New data from the Phil Askenase group at Yale University School of Medicine describes successful oral administration of suppressor T cell-derived exosomes strongly inhibiting immune inflammation in the skin. The results were largely contributed by visiting Professors Krzysztof Bryniarski and Katarzyna Nazimek from the Jagellonian College of Medicine in Kracow, Poland. The group studied skin allergic CD4pos T cell and macrophage orchestrated effector inflammation in the ear skin of mice that was strongly inhibited by oral administration of antigen-specific suppressor CD8pos T cell-derived exosomes delivering miRNA-150. Quantitated skin responses were measured kinetically over five days were to the common milk protein casein. The antigen specificity was due to anti-casein antibody light chains coating the exosomes. This was demonstrated by flow cytometry, that also showed that the suppressive exosomes also expressed CD9, CD63 and CD81.
The functioning exosomes were definitively identified by specific affinity column fractionation with beads linked to casein antigen and separately to CD9. They were recovered and tested for function in vivo. The suppressor exosomes were administered orally in a single physiological dose at the peak of the skin immune inflammatory response. These miRNA-150pos exosomes produced very strong inhibition of the T cell dependent skin inflammation for at least the subsequent four days. In fact, the oral route produced grater suppression then also examined and more commonly used intraperitoneal, even intravenous and intradermal routes, that also were also administered as a single dose systemically.
This system has many advantages to truly test the xeno miRNA dietary delivery hypothesis concerning activity of food exosome miRNA in ingesting mammalian subjects. For considering the validity of oral miRNA treatment, this skin immune system administers only exosomes, that only work if antigen-specific and delivering miRNA-150 to antigen presenting cells that regulate the effector CD4pos T cells mediating the immune inflammation. This Askenase laboratory system is measured quantitatively and kinetically, entirely by in vivo function; allowing both dose response and time course determinations, with antibody and miRNA markers to be followed, and functioning to likely make epigenetic alterations affecting skin inflammation, that can be measured in a variety of ways.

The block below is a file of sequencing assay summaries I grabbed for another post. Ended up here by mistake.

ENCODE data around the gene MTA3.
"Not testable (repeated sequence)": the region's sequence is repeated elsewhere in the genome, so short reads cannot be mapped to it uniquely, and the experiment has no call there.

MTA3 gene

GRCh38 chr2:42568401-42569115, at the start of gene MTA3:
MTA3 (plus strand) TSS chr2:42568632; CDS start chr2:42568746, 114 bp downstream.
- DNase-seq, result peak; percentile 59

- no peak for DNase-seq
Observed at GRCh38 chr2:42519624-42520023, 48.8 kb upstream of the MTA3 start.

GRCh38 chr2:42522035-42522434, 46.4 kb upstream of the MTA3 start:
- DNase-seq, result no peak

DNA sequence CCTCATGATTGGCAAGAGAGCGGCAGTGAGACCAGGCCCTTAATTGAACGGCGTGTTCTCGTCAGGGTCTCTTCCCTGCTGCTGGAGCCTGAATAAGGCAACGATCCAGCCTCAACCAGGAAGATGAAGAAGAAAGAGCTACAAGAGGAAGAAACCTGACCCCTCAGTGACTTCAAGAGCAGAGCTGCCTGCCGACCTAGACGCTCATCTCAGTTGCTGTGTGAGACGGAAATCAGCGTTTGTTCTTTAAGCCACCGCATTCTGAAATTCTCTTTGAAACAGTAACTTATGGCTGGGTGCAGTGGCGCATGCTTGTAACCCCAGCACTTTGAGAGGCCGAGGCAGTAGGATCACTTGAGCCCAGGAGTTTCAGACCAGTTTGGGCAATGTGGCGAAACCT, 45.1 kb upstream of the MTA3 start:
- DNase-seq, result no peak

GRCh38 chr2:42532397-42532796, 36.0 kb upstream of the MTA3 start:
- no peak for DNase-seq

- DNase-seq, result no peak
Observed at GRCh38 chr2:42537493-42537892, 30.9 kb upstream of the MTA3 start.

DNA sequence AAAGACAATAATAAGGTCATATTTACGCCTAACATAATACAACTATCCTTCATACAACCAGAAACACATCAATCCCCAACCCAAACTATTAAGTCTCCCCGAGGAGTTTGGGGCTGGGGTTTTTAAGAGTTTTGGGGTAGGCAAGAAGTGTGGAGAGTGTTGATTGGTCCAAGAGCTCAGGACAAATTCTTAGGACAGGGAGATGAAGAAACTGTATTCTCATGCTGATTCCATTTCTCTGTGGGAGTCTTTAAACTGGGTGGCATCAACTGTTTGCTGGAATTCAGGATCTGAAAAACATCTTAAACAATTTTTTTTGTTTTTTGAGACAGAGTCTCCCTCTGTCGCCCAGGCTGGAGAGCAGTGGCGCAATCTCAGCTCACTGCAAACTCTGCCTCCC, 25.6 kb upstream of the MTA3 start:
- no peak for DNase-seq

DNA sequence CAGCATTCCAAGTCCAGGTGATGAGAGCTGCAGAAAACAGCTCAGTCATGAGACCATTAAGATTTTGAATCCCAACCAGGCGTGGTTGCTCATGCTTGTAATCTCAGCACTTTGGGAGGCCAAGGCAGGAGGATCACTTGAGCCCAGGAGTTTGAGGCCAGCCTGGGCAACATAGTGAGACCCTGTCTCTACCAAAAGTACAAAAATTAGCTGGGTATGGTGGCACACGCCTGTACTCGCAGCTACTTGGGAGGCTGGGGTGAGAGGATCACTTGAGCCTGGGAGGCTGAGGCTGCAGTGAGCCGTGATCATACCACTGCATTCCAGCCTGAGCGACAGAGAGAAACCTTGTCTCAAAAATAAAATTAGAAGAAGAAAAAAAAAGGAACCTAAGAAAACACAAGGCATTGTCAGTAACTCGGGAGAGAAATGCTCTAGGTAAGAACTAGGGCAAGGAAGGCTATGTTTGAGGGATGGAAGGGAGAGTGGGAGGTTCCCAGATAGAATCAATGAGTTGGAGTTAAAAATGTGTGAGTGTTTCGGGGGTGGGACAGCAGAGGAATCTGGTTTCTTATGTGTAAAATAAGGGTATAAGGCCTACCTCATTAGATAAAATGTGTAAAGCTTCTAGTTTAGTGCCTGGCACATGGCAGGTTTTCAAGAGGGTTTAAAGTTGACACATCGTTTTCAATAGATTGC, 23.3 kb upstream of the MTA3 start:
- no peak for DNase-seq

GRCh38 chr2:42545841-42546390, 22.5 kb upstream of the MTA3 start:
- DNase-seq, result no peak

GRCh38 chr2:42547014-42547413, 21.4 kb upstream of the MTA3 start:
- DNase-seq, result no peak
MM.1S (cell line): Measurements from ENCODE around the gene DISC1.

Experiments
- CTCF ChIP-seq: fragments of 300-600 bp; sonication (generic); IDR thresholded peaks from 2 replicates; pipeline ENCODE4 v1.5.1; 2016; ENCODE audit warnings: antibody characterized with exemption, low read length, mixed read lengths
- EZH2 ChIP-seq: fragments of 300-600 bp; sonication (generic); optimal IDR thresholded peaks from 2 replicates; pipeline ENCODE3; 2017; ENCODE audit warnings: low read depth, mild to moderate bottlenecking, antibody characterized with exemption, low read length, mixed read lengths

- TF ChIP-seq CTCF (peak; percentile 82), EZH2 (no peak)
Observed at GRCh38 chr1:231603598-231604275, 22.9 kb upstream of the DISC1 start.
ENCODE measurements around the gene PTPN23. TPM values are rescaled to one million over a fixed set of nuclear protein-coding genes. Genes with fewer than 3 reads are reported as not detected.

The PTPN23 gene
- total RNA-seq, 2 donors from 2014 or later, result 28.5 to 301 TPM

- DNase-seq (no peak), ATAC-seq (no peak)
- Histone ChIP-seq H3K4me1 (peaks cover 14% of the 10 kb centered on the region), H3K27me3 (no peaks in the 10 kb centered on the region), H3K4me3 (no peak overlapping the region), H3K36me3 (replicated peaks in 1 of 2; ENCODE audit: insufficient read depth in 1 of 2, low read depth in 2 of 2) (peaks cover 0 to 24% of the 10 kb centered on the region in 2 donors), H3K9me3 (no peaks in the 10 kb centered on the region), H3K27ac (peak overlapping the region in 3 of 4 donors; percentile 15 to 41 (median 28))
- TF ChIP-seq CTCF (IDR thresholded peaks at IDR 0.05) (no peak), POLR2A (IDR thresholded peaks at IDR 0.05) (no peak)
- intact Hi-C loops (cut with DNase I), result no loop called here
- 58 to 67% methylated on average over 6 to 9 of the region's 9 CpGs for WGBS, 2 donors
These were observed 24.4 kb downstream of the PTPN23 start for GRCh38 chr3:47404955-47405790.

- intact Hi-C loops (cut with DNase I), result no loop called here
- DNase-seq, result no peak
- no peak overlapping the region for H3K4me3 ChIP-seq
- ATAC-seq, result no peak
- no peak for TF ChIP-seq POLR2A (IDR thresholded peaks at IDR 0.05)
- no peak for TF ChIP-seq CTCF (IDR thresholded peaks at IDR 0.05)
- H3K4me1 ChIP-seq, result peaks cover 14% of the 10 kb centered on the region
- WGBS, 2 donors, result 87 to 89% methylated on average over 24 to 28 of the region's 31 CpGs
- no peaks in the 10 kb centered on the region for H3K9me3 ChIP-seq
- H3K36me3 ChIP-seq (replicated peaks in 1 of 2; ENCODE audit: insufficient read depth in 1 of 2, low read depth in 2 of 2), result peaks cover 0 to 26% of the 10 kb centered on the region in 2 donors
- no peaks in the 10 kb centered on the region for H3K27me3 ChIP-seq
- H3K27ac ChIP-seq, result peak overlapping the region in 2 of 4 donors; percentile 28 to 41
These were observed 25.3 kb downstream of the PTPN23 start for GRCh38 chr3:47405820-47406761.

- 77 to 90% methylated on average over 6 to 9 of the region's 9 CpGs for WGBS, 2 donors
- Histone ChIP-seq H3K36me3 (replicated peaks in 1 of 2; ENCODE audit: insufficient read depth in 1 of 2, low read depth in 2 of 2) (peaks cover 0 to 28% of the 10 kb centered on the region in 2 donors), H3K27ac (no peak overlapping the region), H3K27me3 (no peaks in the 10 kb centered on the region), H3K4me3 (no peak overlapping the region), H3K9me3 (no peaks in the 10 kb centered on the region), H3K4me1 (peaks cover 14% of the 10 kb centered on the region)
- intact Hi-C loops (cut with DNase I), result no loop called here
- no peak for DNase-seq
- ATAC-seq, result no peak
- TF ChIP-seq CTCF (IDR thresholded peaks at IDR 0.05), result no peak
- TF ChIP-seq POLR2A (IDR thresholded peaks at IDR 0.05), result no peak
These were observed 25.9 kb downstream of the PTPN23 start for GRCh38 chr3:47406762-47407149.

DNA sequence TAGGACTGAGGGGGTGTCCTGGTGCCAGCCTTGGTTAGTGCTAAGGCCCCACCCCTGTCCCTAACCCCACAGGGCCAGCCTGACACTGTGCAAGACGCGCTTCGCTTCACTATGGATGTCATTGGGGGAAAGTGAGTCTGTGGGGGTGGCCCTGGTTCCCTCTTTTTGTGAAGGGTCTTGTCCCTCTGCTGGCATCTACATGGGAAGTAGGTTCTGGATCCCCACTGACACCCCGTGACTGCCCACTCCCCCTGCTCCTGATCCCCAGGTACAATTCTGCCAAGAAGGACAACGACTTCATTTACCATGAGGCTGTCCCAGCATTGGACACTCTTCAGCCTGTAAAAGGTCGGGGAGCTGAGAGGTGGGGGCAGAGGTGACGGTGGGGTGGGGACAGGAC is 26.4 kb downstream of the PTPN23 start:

Suppression of delayed-type hypersensitivity (DTH) to soluble casein (Cas) antigen is induced by intravenous (iv) injection of Cas-coupled syngeneic red blood cells and by CD8+ suppressor T (Ts) cell-derived extracellular vesicles (EVs) administered via different routes.
(A) Mice had been administered iv with Cas-coupled syngeneic red blood cells, which was followed by intradermal (id) immunization with a saline solution of soluble Cas antigen (100 µg per mouse) 5 days before challenging by id administration of the same Cas solution (5 µg per earlobe). Subsequent ear swelling response was measured daily up to 120 h after challenge and expressed as delta ± SEM [units (U) × 10−2 mm] (n = 5, N = 2). (B) Mice had been id immunized with a saline solution of soluble Cas antigen (100 µg per mouse) 5 days before challenging by id administration of the same Cas solution (5 µg per earlobe). After measurement of 24 h ear swelling, Ts cell EVs were administered intraperitoneally (ip), id, iv, or per os, and subsequent ear swelling response was measured daily up to 120 h after challenge and expressed as delta ± SEM [units (U) × 10−2 mm] (n = 5, N = 2). * p < 0.05; ** p < 0.01; *** p < 0.001; **** p < 0.0001.
These findings are very important since in general they resemble the clinical situation of treating a patient with a pre-existing and ongoing immune-mediated response. Further, such successful and powerful suppressive exosome administration by the oral route, if translated to the clinical situation, represents a low impact and high effect treatment modality that obviously would be appealing to patients; especially children. Possible application to clinical conditions involving protein Ag-specific Delayed-Type Hypersensitivity-like systems include: asthma, autoimmunity like multiple sclerosis, transplantation and cancer immunity. Such protein Ag-specific universal therapeutic exosomes would be an entirely new, novel, unique and unprecedented dual Ag-specific and gene-specific therapeutic approach for therapies, since none currently exist for chosen Ag-specific targeting and delivery of selected therapeutic miRNA or RNAi.